Netflix’s Jupiter’s Legacy is an interesting twist on the super hero concept. While the series may drag at first and be a little difficult to get into, the last two episodes make it all worth while. Check out the details in my parents guide series review.
Netflix’s Jupiter’s Legacy drops on the streaming service today, May 6th. The series is based off of Mark Millar’s comic book of the same name and stars Josh Duhamel and Leslie Bibb. Like the comic, the series takes a realistic look at the flaws of superheroes. Check out all the details in my parents guide series review.
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Jupiter’s Legacy Parents Guide
Netflix’s Jupiter’s Legacy follows the story of the world’s first superheroes who received their powers in the 1930’s. In the present day they are the revered elder guard, but their superpowered children struggle to live up to the legendary feats of their parents.
Jupiter’s Legacy Age Appropriate Parents Guide
Lets take a look at what parents need to know before allowing their kids to view Netflix’s Jupiter’s Legacy.
Language: The series contains some harsh language with profanity used throughout with words including: f*ck, sh*t, a**h*le, b*tch, damn, bastard, g-d damn, piss, hell and “screw you.”
Sexual Content/ Nudity: The series contains some partial nudity and sex scenes between couples. There is also a masturbation scene and heavy kissing and making out scenes.
Violence: The series contains extreme violence with a good versus evil vibe and super heroes battling villains. There are death scenes which can get gory at times, stabbings, gun shots, and murdering. Some of the super heroes commit some of the murders, so parents may want to be aware of this before allowing very young children to view this series.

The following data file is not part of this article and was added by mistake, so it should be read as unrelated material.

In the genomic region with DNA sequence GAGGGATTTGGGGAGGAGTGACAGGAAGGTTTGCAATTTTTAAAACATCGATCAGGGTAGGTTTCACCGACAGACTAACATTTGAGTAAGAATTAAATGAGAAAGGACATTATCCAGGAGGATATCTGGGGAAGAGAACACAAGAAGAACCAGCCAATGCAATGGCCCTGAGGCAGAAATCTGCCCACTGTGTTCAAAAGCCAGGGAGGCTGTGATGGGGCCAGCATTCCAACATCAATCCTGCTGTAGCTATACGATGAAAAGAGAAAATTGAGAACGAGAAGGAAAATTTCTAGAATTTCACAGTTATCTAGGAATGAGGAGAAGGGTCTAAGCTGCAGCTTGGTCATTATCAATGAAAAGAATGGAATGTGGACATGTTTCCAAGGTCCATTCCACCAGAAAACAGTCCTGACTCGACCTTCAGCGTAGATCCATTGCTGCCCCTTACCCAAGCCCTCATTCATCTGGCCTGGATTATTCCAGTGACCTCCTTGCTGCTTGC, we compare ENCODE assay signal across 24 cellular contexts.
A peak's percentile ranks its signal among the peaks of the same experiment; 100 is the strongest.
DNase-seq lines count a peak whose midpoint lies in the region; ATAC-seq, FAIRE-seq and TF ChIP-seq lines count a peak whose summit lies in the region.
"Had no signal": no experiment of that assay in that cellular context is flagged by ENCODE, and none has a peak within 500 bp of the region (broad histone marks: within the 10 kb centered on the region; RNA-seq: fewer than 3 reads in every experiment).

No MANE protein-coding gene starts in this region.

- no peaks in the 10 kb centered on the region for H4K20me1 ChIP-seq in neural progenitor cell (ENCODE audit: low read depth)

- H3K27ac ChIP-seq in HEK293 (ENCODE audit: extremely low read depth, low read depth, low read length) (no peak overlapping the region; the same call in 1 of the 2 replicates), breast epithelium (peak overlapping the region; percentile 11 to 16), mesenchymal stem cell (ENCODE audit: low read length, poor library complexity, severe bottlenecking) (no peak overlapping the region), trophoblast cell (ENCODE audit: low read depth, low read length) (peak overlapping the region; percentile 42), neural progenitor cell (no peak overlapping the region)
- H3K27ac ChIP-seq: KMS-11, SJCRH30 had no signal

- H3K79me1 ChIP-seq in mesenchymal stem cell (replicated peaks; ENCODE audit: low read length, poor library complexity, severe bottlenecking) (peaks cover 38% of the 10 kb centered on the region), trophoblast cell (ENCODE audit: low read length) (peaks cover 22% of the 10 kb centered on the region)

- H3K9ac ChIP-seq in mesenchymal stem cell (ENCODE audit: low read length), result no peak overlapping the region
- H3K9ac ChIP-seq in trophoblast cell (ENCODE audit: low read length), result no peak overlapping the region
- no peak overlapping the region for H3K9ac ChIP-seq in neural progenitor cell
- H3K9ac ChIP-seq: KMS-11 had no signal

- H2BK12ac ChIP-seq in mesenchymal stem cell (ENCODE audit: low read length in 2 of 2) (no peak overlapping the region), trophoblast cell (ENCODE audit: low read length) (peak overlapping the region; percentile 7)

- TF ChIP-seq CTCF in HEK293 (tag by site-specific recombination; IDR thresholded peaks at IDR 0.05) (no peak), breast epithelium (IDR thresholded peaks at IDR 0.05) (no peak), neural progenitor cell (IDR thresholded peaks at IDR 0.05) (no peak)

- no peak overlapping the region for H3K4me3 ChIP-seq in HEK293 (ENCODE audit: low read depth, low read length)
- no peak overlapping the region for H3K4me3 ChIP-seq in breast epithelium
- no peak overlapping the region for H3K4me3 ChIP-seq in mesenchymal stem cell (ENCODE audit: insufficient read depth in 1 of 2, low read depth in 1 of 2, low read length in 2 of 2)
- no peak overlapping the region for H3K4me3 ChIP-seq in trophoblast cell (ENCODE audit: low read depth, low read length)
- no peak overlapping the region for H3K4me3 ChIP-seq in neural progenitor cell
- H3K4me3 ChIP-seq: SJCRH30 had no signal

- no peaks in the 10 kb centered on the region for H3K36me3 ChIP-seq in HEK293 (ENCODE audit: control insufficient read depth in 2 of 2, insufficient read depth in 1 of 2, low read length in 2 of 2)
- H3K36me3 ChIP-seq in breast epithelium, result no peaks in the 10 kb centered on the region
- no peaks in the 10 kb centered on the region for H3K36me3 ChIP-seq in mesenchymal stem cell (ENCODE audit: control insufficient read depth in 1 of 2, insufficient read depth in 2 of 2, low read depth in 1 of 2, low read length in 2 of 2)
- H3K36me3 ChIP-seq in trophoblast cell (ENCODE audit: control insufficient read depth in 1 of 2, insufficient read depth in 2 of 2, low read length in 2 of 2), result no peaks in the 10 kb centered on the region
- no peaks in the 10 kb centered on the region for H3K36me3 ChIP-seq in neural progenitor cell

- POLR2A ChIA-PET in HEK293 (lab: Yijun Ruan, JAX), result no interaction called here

Jupiter’s Legacy takes a new spin on the superhero world by humanizing super heroes in ways we have rarely seen them. These heroes have families, struggle with parenting, get hurt or possibly lose their life, and yes, even grow old as we see a gray haired Josh Duhamel playing the gray haired Utopian. The series presents such an array of different ideas which is way out of the norm of what we always knew of super heroes. This is particularly explored in Chloe Sampson, daughter of The Utopian, who has super hero powers like most of the children of these heroes. But, in lieu of following in her parents footsteps, Chloe takes a different path as a model/celebrity.
As far as action scenes go, Jupiter’s Legacy does not disappoint, and the entire series felt like a big budget production. In fact, I preferred many of the actions scenes in this series over many Hollywood Blockbuster super hero films of the same genre. They are raw, bloody, shocking, and the CGI effects are outstanding. The action and fight scenes lead to some exceptionally shocking moments which will have viewers picking their jaws up off the floor!
Josh Duhamel and Leslie Bibb give stellar performances as Sheldon (The Utopian) and Grace Sampson (Lady Liberty). The series jumps back and forth from present time to the past before the heroes received their powers. Duhamel undoubtedly has the look of an aged hero along with exuding the wisdom of one. Bibb was by far my favorite character in Jupiter’s Legacy, and while she matches Duhamel’s chrisma onscreen, I enjoyed the many facets of her character, especially when her viewpoints differ from that of her husband.
Where the show excels in character development is with the super heroes and super villains children. We witness the turmoil within these kids, who not only had to grow up in the spotlight of their parents but also with the added pressure of living up to their parents legacy. While viewers observe Brandon Sampson having an internal battle of living up to The Code, juxtaposed is his sister Chloe who has gotten as far away from the super hero life as she could, yet constantly grapples with this legacy following her. Their struggle reminded me of the struggle children of celebrities are forced to deal with; constantly under the microscope of the public eye.
Jupiter’s Legacy isn’t a perfect series by any means. As much as I enjoyed the idea of the plot points and humanization of the characters, I found the series difficult to get into. The first half definitely dragged and was a bit confusing as the storyline jumped back and forth from the past to present day. While I understand the character development and backstory of these heroes are central to the plot, it also resulted in a muddled storyline. In saying this, I am glad I forced myself through it because the last half of the series, particularly the last two episodes, made it all worth while. The series ended on an amazing cliffhanger, which leaves the series open for a season two!